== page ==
Canada's trade surplus shrank more than expected in July as imports rose because of the stronger Canadian dollar, while the housing sector proved surprisingly resilient this summer, figures released on Tuesday showed.
Analysts said the trade report combined with solid numbers for housing starts in August and new housing prices in July highlighted a contrast between robust domestic demand and weakening exports.
The figures are not expected to alter the Bank of Canada's resolve to hold interest rates steady.
Even though the strong domestic economy and persistent upward pressure on housing prices would normally see the Bank of Canada tighten monetary policy, we expect that the volatility in financial markets and increased downside risks to the U.S. economic outlook will keep the bank on the sidelines for now, said Paul Ferley, assistant chief economist at Royal Bank of Canada.
The July trade surplus narrowed to C$3.66 billion ($3.49 billion) from a downwardly revised C$4.33 billion in June as imports grew twice as fast as exports and soared to a record high, Statistics Canada said.
A stronger currency increases the purchasing power of Canadian companies in foreign countries.
Analysts surveyed by Reuters had expected the surplus to narrow to C$5.0 billion from the original June amount of C$5.27 billion.
On balance, this is not a great report, but it doesn't necessarily signal softness ahead ...strength in Canadian imports is a testament to the resilience of the Canadian economy, said Charmaine Buskas, senior economist at TD Securities.
The trade sector will likely continue to drag in the months ahead but strong consumer and business spending will mean the economy will continue to grow at a healthy pace, Ferley said. The economy expanded 3.4 percent in the second quarter and 3.9 percent in the first.
July imports rose 3.5 percent to C$35.67 billion, getting a boost from a 14.1 percent jump in automotive products imports and a 2.8 percent increase in imports of machinery and equipment.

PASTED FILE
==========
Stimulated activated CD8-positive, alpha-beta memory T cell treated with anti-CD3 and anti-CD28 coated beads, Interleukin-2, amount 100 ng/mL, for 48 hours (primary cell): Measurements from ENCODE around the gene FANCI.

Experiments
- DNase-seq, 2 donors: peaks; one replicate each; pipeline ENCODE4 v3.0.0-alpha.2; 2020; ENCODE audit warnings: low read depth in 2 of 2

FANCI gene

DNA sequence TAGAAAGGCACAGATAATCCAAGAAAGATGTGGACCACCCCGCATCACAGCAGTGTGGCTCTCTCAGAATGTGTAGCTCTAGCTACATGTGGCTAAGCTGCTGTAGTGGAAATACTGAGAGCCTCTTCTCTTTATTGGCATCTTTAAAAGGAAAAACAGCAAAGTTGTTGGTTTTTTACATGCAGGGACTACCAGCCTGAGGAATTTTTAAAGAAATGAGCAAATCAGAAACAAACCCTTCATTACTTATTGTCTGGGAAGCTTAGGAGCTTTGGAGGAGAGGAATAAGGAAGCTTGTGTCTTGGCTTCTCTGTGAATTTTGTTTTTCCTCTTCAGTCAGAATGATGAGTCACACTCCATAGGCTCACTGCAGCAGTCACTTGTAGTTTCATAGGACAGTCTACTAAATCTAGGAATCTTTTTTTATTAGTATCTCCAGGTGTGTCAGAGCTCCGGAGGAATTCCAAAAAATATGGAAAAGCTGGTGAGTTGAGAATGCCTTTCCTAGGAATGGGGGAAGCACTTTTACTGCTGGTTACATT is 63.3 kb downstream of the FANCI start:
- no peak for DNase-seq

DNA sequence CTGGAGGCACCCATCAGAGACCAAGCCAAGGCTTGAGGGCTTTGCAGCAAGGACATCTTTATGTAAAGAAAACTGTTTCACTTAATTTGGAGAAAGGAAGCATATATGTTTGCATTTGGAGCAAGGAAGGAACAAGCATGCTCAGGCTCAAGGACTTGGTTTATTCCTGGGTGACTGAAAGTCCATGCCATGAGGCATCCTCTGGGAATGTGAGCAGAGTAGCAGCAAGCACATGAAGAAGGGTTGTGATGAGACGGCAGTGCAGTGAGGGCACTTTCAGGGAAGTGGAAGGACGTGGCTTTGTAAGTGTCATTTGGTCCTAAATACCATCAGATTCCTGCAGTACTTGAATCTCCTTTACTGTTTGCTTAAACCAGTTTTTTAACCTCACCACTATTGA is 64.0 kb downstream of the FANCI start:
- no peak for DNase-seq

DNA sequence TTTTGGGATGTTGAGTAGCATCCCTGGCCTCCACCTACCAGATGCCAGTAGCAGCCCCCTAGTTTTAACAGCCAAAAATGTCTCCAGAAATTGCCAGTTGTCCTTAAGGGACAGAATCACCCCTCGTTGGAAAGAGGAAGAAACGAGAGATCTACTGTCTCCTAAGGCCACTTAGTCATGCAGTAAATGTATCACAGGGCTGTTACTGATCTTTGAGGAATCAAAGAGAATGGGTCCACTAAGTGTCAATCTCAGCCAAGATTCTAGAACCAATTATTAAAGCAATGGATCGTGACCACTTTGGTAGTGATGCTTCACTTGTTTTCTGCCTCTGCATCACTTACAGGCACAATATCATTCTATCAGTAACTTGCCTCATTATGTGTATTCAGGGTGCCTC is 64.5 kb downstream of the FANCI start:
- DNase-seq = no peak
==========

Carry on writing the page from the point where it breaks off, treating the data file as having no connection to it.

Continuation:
Exports rose 1.4 percent to C$39.32 billion as shipments of industrial goods and materials hit a record high of C$9.7 billion, up 6.6 percent on the month.
Canada's trade surplus with its top market, the United States, narrowed to its smallest since October 2006, while its surplus with other countries grew.
That could be a signal for the Bank of Canada as it watches for signs that the weakness in the U.S. economy and the global credit squeeze may be spilling over into Canada.
The bank held its key overnight lending rate steady at 4.50 percent on Sept. 5, citing the risk to growth from recent turmoil in financial markets.
There were no signs Canada's housing market is suffering.
A report by Canada Mortgage and Housing Corp. showed Canadian housing starts rose 5 percent in August to a seasonally adjusted annualized rate of 226,500 units from 215,600 units in July. The number of starts beat the consensus expectation of analysts for 220,000 starts.
In July, the price of new homes rose 0.9 percent from June. But the year-on-year price increase slowed for the 11th straight month to 7.7 percent, Statistics Canada said. Analysts had called for a 0.6 percent rise in July.
In contrast to its U.S. counterpart, Canadian residential investment continues to add to GDP growth as the housing sector remains in very good shape, though we expect some moderation in the sector for the remainder of the year, said Karen Cordes, economist at Scotia Capital.